A second rate NBN from a third rate government

THE FEDERATION CHAMBER

MONDAY, 26 MAY 2014

I do not think this government could lie straight in bed. Two weeks ago, the government handed down a budget which included broken promises on education, on health, on pensions and on taxes. Then they come into the parliament and move this motion where they are proselytising about keeping their promises on the NBN. Quick news flash: they have broken promises on the NBN as well. In April last year, the Prime Minister said that, if elected, everyone would have access to 25 megabits per second by the end of 2016. That promise has been broken as well.

On the last sitting day in this parliament, when everyone was distracted by the closure of Holden, Malcolm Turnbull, the Minister for Communications, came into the parliament and said that the government was breaking that promise as well.

It is not the only promise they have broken on the NBN. They promised nine million households would get fibre to the node. Now only about three million households will get that. There is also this ripper: in February last year, then opposition leader said Tony Abbott:

If we don’t go ahead with the NBN in its current form, that’s about $50 billion less that the Commonwealth will need to borrow.

That is not true either and the budget papers prove it. Last year’s budget—our last budget—showed that we would allocate $30.4 billion in government equity to build the NBN. In this budget the Liberal Party shows that it will allocate $29.5 billion. It is not a $50 billion difference; it is a $1 billion difference.

The real difference is what the people of Australia will get. Under Labor they would have got the real NBN, fibre to the premises, a game-changing project that would change the way we live and change the way we work. Under this government, only 25 per cent of Australia will get fibre to the premises. The rest of Australia will miss out. They will get a second-rate NBN from a third-rate government.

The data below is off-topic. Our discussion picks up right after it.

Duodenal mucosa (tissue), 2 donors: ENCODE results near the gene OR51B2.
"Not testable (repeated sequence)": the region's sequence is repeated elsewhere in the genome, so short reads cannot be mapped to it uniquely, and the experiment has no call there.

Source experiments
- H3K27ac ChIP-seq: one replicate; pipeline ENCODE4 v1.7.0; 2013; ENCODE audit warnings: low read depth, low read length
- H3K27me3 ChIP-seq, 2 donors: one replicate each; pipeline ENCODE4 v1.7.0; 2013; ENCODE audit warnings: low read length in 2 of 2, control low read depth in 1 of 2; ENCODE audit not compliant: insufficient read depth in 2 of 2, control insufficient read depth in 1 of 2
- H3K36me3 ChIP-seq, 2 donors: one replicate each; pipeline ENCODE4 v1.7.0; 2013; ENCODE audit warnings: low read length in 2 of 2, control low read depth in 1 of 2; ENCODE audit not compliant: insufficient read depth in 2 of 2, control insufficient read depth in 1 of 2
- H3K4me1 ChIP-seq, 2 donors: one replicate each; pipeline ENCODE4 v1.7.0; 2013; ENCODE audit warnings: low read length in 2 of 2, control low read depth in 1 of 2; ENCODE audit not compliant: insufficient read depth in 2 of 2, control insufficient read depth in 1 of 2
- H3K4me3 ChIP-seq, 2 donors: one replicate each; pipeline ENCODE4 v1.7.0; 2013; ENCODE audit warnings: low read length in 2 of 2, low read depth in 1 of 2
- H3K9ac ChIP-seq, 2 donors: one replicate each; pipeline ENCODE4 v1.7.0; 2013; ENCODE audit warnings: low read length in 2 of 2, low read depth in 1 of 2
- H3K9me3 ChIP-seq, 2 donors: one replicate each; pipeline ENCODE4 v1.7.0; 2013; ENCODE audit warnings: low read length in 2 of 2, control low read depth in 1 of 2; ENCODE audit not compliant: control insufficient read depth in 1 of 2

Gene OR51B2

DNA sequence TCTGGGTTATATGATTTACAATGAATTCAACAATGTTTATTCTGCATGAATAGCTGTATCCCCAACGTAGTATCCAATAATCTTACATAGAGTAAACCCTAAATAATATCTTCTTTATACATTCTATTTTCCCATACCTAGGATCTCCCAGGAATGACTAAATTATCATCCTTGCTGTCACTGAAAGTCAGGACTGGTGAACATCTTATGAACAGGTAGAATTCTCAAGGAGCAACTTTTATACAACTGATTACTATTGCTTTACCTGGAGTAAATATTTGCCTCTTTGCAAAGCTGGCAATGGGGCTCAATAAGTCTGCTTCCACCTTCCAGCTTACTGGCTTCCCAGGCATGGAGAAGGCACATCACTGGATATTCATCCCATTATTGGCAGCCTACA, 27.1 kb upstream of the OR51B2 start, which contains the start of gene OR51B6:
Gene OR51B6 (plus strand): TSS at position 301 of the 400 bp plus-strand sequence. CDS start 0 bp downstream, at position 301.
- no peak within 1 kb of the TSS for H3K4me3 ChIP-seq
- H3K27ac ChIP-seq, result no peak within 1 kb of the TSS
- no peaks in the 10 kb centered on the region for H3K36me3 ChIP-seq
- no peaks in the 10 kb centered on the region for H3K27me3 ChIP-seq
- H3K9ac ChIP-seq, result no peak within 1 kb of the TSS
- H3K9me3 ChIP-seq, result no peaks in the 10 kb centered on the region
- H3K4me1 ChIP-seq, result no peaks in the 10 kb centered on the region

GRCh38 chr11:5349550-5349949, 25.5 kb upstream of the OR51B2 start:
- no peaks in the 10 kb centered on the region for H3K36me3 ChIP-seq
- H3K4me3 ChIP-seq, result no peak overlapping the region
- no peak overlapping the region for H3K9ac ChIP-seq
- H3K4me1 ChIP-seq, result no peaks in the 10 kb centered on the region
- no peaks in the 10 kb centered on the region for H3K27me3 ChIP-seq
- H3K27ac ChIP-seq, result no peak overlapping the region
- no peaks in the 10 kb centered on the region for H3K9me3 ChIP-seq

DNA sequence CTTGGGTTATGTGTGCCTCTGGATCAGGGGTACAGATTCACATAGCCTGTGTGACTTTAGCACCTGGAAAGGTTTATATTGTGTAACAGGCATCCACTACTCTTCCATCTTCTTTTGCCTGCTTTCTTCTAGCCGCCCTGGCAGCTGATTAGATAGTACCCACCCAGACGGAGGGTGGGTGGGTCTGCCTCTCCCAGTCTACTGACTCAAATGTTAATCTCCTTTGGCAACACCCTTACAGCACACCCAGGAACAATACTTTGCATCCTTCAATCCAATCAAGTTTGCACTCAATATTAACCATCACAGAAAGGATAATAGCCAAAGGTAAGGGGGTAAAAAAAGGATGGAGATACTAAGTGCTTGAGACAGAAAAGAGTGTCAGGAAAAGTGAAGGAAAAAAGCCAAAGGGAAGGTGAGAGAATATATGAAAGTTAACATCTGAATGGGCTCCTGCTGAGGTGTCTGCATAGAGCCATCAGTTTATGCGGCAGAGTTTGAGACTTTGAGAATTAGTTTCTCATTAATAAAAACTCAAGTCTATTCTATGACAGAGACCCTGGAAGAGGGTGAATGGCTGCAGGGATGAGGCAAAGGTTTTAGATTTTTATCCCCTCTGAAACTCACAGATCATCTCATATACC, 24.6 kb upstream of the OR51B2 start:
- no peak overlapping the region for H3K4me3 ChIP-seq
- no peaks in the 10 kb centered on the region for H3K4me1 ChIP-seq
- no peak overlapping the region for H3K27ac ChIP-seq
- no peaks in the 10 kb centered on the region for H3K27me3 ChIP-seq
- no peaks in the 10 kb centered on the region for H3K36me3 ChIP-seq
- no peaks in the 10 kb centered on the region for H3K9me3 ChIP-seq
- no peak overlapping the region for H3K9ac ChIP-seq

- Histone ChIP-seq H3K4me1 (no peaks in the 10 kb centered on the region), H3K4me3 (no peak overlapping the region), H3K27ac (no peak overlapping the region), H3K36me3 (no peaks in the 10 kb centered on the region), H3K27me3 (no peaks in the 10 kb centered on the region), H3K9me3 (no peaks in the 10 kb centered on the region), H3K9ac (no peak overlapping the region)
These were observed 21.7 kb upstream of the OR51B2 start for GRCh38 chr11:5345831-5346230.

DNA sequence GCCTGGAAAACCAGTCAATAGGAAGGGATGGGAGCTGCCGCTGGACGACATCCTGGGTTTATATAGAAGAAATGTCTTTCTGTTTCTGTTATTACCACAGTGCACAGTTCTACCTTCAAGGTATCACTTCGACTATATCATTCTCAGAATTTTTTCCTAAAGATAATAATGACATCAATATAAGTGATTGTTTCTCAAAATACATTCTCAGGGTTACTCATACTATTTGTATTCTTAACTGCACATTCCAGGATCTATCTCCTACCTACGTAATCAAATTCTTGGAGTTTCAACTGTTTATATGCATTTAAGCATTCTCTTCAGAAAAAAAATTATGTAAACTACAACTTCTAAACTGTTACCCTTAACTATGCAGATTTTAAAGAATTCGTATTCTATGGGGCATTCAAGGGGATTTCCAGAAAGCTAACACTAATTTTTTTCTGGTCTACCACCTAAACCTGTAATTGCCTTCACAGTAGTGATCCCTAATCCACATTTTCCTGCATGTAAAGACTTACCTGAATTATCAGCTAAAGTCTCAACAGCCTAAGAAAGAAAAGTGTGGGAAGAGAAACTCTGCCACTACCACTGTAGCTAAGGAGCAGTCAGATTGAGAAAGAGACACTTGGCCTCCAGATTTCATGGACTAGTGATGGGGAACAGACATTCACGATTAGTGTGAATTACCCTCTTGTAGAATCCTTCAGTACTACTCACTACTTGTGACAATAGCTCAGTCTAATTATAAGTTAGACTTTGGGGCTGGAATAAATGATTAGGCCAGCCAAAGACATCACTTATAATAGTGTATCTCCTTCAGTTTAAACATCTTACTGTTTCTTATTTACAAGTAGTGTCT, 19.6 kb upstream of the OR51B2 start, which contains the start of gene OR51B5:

We have to ask ourselves why this is happening. I think it is because the Liberal Party do not understand how important the NBN is. The Prime Minister says he is the infrastructure Prime Minister of Australia but he describes the NBN as, effectively, “a video entertainment system”. He wants to tear down this project but, at the same time, to build a paid parental leave scheme, to give $50,000 to rich mums who do not need it. I make this point for this reason: the cost of the paid parental leave scheme over the next decade will be more than the cost of building the NBN over the next decade. Which one do you think will have a bigger impact on the Australian economy? I can tell you it is the NBN. The Member for Gilmore should know better because in her electorate is the town of Kiama, one of the first places to get the NBN. The people in Kiama who are using it love it.

There is woman named Sharon Parker, who lives in your electorate, said this:

Downloading, uploading, fast, brilliant. Sending emails, instant. Downloading really big documents, we get it straight away. Brilliant. We don’t have any dramas, none whatsoever.

By her actions, the Member for Gilmore is denying the rest of her electorate the same service that Sharon Parker is getting. Towns like Nowra, Gerringong and Gerroa will all miss out on what Kiama is getting. They will get the second-rate NBN.

And don’t worry; we will tell them about it. If they do not know about it already, we will tell them, come the next election in 2016. We will tell the people of Nowra, Gerringong and Gerroa that they are missing out on the real NBN because of this short-sighted government. We will remind them of the promises—on education, on health, on pensions, on taxes and on the NBN—that this Prime Minister has broken. They are missing out because they trusted this untrustworthy government.